Second fine for Thames Water over sewage
- Water ,
- Ecosystems ,
- Corporate fine ,
- Prosecution ,
- Environment agencies
The UK's largest water company has been fined twice in seven days for polluting waterways in Berkshire and East Hampshire with sewage.
Thames Water has been ordered to pay more than £100,000 in fines and costs after pleading guilty to multiple breaches of the Environmental Permitting Regulations 2010 in two separate prosecutions.
On 8 December, Winchester Crown Court ordered the firm to pay more than £61,000 in fines and costs after effluent from its Silchester sewage treatment works entered nearby brooks in July 2010 and killed up to 22,000 fish.
A week later Aldershot Magistrates’ Court fined the firm a further £16,000 and ordered it to pay £8,000 in costs for failing to report a separate sewage spill in December 2010 from its Arford sewage pumping station.
In both cases the pollution caused the death of local fish, but the Silchester spill was particularly serious with Environment Agency officers working for five days to counter the affects of the pollutants, which had spread the entire length of the Silchester and Foudry brooks near Reading.
The Silchester incidence occurred when an employee emptied two storm tanks full of sewage sludge into the works instead of waiting for a tanker that had been due to remove the waste. The amount of sewage overwhelmed the system and, despite measures taken by Thames Water to mitigate the issue, untreated sludge was discharged into the waterways having what the Environment Agency described as a “catastrophic impact” on the wildlife.
Thames Water faced potential fines of up to £50,000 for the incident, but in sentencing the firm to a fine of £29,985, Judge Dixon said the court had taken into account the firm’s swift actions in responding to the spill and its early admission of fault.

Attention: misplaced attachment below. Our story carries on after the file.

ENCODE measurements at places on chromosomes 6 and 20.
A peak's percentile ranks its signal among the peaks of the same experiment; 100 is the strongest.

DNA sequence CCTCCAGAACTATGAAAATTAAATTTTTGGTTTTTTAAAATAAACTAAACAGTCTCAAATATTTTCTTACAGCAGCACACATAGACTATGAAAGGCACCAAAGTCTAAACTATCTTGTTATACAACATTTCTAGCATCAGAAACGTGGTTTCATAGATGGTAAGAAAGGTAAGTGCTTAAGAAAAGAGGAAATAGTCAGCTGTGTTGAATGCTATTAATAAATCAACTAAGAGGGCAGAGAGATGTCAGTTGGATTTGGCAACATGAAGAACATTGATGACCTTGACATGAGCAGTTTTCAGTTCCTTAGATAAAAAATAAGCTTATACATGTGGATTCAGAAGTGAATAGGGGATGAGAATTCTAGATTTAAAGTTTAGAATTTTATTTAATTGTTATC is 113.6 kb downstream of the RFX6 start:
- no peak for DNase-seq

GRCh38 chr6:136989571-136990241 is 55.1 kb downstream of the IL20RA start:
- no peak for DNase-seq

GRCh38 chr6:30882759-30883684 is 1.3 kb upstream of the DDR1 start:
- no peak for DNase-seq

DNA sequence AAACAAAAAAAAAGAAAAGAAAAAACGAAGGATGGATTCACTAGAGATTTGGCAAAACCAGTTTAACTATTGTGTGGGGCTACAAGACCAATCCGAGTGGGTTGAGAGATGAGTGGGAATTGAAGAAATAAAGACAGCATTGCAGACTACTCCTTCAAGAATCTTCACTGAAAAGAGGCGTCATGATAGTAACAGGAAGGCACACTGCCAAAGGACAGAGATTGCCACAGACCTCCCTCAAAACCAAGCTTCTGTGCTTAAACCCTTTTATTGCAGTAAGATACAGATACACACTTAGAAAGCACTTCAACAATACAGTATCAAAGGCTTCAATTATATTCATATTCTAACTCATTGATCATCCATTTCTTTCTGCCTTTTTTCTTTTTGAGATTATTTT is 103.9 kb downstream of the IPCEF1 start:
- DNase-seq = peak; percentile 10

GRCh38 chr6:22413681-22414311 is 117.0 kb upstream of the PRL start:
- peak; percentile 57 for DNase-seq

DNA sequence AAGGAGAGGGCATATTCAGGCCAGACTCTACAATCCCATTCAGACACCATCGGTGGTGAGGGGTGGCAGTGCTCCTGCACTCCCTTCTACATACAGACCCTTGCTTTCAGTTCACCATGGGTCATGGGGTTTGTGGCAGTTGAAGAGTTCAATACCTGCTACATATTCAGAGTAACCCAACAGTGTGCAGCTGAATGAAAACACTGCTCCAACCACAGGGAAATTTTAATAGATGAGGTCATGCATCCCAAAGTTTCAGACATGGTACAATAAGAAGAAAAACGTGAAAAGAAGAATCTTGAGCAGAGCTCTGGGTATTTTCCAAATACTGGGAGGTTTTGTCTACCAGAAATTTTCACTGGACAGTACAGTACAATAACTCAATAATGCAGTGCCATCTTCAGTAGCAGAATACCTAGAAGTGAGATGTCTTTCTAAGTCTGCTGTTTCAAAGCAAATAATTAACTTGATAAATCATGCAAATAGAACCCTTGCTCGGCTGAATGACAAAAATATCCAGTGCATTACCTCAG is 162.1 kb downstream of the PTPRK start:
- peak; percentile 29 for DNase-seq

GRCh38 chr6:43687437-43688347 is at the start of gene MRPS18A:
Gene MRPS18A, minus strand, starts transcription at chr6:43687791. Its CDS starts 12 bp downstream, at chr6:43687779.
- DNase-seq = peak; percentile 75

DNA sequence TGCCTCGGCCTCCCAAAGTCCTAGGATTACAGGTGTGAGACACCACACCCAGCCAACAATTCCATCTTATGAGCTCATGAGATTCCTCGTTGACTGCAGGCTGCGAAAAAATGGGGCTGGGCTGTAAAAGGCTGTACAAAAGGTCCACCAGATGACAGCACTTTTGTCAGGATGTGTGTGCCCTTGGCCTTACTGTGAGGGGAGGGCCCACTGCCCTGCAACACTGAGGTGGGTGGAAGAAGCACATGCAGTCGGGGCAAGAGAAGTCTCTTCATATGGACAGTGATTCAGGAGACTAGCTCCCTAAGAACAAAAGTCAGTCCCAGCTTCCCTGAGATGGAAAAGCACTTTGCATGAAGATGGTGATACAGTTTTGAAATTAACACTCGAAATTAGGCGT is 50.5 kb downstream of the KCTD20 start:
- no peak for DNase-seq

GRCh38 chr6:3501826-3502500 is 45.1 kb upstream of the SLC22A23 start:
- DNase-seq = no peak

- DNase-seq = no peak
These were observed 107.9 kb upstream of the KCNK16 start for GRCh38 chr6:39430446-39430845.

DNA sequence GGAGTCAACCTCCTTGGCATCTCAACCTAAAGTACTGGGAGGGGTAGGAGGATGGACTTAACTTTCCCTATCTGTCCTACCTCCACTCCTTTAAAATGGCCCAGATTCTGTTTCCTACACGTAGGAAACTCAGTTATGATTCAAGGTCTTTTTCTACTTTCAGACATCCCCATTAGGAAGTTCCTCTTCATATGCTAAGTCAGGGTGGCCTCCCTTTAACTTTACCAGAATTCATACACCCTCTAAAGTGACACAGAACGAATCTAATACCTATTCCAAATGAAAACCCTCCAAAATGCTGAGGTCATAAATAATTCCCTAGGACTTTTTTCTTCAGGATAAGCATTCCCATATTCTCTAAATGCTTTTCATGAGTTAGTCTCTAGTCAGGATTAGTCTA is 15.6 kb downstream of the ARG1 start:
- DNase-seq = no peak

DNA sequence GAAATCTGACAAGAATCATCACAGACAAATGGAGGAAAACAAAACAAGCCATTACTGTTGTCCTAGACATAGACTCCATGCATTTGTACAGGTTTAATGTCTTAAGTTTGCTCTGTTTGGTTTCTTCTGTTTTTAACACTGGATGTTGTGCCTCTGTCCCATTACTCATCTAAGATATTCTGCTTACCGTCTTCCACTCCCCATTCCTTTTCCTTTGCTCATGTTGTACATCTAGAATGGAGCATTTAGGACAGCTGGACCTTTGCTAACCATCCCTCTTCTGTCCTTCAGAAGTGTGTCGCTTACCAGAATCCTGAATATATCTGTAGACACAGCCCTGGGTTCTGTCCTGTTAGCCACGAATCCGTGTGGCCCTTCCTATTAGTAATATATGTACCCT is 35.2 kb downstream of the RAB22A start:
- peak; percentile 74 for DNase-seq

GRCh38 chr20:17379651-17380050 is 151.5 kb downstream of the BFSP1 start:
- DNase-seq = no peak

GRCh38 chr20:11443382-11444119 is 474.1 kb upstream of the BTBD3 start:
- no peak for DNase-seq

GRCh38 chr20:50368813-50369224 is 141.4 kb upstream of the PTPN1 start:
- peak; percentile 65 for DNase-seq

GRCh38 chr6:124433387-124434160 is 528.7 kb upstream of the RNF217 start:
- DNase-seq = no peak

Claire Bale, lead investigating officer for the Environment Agency, said the agency was still pleased with the result.
“The court has recognised the gravity of this incident and we hope that this fine will act as an incentive to other operators to ensure they have appropriate procedures in place to better protect their local environment and community,” she said.
Thames Water has apologised for the spill, which it described as “deeply regrettable”, and has committed to working with the Environment Agency to restock the brook with fish.
The Competition and Markets Authority (CMA) has published a new 'Green Claims Code' to ensure businesses are not misleading consumers about their environmental credentials.
Over two million hectares of Brazilian rainforest could be legally converted to supply the UK with soy under a new anti-deforestation law proposed by the government, the WWF has found.
In Elliott-Smith v Secretary of State for Business, Energy and Industrial Strategy, the claimant applied for judicial review of the legality of the defendants’ joint decision to create the UK Emissions Trading Scheme (UK ETS) as a substitute for UK participation in the EU Emissions Trading Scheme (EU ETS).
In R. (on the application of Hudson) v Windsor and Maidenhead RBC, the appellant appealed against a decision to uphold the local authority’s grant of planning permission for the construction of a holiday village at the Legoland Windsor Resort.